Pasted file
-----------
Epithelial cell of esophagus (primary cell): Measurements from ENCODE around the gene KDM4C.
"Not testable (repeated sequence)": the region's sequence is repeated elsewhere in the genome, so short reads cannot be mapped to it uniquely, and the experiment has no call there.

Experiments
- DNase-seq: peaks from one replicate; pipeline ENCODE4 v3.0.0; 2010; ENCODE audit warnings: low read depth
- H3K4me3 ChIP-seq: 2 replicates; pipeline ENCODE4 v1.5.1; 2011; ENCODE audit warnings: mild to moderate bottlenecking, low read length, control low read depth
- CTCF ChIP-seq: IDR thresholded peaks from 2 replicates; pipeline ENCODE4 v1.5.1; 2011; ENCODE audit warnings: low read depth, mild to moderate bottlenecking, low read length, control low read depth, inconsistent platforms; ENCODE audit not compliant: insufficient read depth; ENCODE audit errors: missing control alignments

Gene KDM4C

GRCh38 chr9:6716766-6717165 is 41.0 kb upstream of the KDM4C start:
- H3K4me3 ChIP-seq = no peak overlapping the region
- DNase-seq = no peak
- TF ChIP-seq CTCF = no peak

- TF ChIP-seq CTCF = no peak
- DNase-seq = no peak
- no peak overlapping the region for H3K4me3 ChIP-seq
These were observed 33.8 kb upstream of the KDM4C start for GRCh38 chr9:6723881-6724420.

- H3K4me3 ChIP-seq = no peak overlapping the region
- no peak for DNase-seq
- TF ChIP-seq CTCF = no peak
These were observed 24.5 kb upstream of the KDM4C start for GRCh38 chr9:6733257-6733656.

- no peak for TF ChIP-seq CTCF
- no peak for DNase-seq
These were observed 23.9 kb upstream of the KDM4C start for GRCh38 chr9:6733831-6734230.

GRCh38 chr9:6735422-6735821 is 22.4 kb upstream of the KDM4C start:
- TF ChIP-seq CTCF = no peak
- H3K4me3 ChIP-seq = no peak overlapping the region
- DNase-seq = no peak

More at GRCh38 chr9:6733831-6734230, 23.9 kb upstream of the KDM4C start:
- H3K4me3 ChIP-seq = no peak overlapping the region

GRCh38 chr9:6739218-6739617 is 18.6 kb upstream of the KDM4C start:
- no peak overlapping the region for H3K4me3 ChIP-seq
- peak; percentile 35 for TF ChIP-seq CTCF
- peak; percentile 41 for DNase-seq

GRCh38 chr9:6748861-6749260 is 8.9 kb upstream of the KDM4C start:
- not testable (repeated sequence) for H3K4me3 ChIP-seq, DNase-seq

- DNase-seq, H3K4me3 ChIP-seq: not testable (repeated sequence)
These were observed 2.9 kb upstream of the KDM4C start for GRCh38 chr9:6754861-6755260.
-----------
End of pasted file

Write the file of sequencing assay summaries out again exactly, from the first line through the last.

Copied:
Epithelial cell of esophagus (primary cell): Measurements from ENCODE around the gene KDM4C.
"Not testable (repeated sequence)": the region's sequence is repeated elsewhere in the genome, so short reads cannot be mapped to it uniquely, and the experiment has no call there.

Experiments
- DNase-seq: peaks from one replicate; pipeline ENCODE4 v3.0.0; 2010; ENCODE audit warnings: low read depth
- H3K4me3 ChIP-seq: 2 replicates; pipeline ENCODE4 v1.5.1; 2011; ENCODE audit warnings: mild to moderate bottlenecking, low read length, control low read depth
- CTCF ChIP-seq: IDR thresholded peaks from 2 replicates; pipeline ENCODE4 v1.5.1; 2011; ENCODE audit warnings: low read depth, mild to moderate bottlenecking, low read length, control low read depth, inconsistent platforms; ENCODE audit not compliant: insufficient read depth; ENCODE audit errors: missing control alignments

Gene KDM4C

GRCh38 chr9:6716766-6717165 is 41.0 kb upstream of the KDM4C start:
- H3K4me3 ChIP-seq = no peak overlapping the region
- DNase-seq = no peak
- TF ChIP-seq CTCF = no peak

- TF ChIP-seq CTCF = no peak
- DNase-seq = no peak
- no peak overlapping the region for H3K4me3 ChIP-seq
These were observed 33.8 kb upstream of the KDM4C start for GRCh38 chr9:6723881-6724420.

- H3K4me3 ChIP-seq = no peak overlapping the region
- no peak for DNase-seq
- TF ChIP-seq CTCF = no peak
These were observed 24.5 kb upstream of the KDM4C start for GRCh38 chr9:6733257-6733656.

- no peak for TF ChIP-seq CTCF
- no peak for DNase-seq
These were observed 23.9 kb upstream of the KDM4C start for GRCh38 chr9:6733831-6734230.

GRCh38 chr9:6735422-6735821 is 22.4 kb upstream of the KDM4C start:
- TF ChIP-seq CTCF = no peak
- H3K4me3 ChIP-seq = no peak overlapping the region
- DNase-seq = no peak

More at GRCh38 chr9:6733831-6734230, 23.9 kb upstream of the KDM4C start:
- H3K4me3 ChIP-seq = no peak overlapping the region

GRCh38 chr9:6739218-6739617 is 18.6 kb upstream of the KDM4C start:
- no peak overlapping the region for H3K4me3 ChIP-seq
- peak; percentile 35 for TF ChIP-seq CTCF
- peak; percentile 41 for DNase-seq

GRCh38 chr9:6748861-6749260 is 8.9 kb upstream of the KDM4C start:
- not testable (repeated sequence) for H3K4me3 ChIP-seq, DNase-seq

- DNase-seq, H3K4me3 ChIP-seq: not testable (repeated sequence)
These were observed 2.9 kb upstream of the KDM4C start for GRCh38 chr9:6754861-6755260.